The Next Economic Catastrophe is Here, Thanks Argentina
One of the largest transnational lending agencies in the world is treading carefully in a court case that could determine its future relations with developing countries.
The International Monetary Fund announced on Wednesday that it is not prepared to back Argentina in its legal battle with investors pursuing collections on bonds rendered after the country's $100 billion default in 2001. The IMF is concerned the case could make it harder for other countries in financial distress to get relief on overwhelming debts.
IMF Managing Director Christine Lagarde decided to withdraw her recommendation that the agency file a brief with the United States Supreme Court supporting Argentina, a decision many say was influenced by the Treasury Department's disapproval of solidarity with the South American country's demands.
And Argentine President Cristina Fernández de Kirchner has mentioned that she would compensate the investors on the same economic terms they accepted in two previous exchanges, reaffirming her stance on protecting the national interests of Argentina from economic groups looking for higher interest rates.
Fernández has also criticized the IMF in the past for skewing economic figures in Argentina in their favor and using soccer terminology in a warning. "I want to tell the head of the IMF that this is not a soccer game. The economic and political crisis is the most severe on record since the '30s," she mentioned in a speech to the United Nations General Assembly.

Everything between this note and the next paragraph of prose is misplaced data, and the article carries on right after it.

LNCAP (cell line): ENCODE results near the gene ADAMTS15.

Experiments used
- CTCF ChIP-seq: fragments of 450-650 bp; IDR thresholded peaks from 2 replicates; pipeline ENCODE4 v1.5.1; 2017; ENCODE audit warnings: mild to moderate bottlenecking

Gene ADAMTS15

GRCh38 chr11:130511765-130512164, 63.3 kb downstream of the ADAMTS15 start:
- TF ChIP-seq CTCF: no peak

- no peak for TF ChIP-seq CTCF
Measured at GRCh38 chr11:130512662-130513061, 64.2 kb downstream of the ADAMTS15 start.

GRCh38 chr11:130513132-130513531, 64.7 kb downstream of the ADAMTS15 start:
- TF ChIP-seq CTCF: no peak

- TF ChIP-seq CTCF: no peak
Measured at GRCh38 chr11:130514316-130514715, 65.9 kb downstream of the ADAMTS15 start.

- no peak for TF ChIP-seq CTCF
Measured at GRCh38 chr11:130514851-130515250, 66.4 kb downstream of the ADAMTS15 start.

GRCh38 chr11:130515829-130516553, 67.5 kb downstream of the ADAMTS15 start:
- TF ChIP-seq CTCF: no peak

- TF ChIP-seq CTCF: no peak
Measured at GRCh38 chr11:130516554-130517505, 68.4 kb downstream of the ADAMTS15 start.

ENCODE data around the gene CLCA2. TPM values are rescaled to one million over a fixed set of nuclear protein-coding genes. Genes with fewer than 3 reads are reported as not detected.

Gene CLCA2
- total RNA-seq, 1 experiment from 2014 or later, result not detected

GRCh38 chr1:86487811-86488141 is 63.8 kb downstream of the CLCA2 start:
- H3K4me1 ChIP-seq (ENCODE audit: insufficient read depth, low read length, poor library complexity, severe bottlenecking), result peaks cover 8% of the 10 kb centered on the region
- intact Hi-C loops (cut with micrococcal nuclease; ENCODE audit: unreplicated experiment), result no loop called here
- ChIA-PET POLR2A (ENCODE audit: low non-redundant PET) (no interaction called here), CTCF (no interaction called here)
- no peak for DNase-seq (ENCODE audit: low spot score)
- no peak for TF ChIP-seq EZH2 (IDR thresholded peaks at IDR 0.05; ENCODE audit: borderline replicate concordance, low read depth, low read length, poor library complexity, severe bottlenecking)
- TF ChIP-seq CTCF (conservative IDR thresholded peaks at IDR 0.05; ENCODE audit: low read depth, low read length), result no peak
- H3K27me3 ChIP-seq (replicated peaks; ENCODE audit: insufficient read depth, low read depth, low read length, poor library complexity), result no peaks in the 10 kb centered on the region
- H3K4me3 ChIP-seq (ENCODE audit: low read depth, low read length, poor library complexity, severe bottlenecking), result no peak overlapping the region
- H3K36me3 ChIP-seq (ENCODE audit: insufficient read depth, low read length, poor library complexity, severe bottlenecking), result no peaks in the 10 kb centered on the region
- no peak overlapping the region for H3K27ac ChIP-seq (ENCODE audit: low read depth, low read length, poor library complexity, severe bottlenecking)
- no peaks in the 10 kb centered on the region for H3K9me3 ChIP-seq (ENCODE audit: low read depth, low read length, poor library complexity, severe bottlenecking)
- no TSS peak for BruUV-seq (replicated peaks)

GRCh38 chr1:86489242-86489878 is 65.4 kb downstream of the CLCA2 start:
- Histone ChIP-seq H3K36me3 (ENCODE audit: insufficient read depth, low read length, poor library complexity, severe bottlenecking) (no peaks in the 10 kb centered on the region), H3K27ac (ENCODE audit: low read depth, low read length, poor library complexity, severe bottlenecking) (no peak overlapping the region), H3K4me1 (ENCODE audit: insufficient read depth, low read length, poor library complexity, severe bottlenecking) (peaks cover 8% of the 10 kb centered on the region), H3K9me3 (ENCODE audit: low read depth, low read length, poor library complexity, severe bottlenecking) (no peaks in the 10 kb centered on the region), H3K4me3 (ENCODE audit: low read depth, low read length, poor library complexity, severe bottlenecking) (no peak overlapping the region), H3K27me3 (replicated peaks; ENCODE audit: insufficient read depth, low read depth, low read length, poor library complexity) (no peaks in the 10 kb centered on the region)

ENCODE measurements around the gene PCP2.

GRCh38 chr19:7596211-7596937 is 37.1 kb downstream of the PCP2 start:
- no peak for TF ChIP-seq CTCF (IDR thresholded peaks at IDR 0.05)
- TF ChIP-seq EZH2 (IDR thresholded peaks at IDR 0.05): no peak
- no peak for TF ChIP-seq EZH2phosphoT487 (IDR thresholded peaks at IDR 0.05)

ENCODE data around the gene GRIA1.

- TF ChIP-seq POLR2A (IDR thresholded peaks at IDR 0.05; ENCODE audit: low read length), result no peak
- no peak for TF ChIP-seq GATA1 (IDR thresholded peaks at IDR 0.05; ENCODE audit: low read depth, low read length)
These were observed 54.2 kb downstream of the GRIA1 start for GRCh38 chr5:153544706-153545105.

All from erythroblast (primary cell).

Now the IMF is closely monitoring Argentina's repayment method, which uses U.S. funds transfer systems to re-route the payments Argentina has faithfully made to all the other bondholders if it hasn't already paid the plaintiffs beforehand.
Ultimately, the Supreme Court's decision on Argentina, which is likely to ask the Obama administration for a brief later this year if considered for a hearing, will have a great impact on the role of investors and lending agencies like the IMF in developing countries, because of the precedent created with Fernández's particular situation.
Fernández's threats against foreign privatization of Argentine resources, coupled with the Supreme Court's hesitance to allow the IMF to weigh in on the case, threatens the lending agency's future with other countries encountering similar situations.
The Department of Justice has not yet filed a brief in the Supreme Court.